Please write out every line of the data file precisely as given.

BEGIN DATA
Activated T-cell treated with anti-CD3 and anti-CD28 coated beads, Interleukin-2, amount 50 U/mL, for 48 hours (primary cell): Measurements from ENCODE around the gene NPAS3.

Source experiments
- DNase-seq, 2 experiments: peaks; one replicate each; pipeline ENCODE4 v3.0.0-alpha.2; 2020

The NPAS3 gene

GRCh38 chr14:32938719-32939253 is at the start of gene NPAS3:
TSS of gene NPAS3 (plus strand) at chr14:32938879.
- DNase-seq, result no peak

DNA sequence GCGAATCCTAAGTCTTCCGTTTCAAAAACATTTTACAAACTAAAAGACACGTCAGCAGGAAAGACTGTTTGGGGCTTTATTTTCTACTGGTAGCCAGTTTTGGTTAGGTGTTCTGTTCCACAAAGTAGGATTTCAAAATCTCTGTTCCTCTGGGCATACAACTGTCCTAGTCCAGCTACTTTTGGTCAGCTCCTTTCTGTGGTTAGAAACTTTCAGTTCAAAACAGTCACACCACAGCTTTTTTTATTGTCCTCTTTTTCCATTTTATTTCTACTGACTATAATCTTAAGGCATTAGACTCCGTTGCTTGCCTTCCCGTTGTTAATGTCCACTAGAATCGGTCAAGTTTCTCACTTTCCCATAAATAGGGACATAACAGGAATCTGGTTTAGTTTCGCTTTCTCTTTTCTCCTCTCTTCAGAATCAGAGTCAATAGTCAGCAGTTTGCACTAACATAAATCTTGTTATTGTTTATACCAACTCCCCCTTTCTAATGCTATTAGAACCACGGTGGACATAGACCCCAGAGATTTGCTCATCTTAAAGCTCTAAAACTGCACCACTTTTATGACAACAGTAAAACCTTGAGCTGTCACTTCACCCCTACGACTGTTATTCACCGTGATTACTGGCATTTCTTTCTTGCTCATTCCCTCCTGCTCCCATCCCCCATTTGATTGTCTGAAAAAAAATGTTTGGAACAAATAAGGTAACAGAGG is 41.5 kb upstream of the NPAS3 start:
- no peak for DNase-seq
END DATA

Activated T-cell treated with anti-CD3 and anti-CD28 coated beads, Interleukin-2, amount 50 U/mL, for 48 hours (primary cell): Measurements from ENCODE around the gene NPAS3.

Source experiments
- DNase-seq, 2 experiments: peaks; one replicate each; pipeline ENCODE4 v3.0.0-alpha.2; 2020

The NPAS3 gene

GRCh38 chr14:32938719-32939253 is at the start of gene NPAS3:
TSS of gene NPAS3 (plus strand) at chr14:32938879.
- DNase-seq, result no peak

DNA sequence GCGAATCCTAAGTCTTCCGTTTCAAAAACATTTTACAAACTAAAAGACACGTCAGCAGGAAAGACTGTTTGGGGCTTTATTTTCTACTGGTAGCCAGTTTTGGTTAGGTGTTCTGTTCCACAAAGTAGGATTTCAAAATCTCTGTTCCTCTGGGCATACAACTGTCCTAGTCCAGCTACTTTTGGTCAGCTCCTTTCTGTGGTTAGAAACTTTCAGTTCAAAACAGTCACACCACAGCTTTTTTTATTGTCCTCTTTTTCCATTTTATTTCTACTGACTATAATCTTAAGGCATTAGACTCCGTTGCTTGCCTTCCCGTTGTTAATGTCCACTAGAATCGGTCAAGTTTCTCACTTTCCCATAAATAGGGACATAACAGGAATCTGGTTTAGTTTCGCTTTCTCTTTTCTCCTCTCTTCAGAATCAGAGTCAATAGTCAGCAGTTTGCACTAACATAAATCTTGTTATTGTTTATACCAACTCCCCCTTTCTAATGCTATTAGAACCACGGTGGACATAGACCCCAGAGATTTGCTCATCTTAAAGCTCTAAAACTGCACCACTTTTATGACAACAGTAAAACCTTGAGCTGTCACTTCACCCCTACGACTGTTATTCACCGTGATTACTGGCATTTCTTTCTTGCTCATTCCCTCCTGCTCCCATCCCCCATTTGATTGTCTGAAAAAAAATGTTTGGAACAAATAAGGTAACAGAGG is 41.5 kb upstream of the NPAS3 start:
- no peak for DNase-seq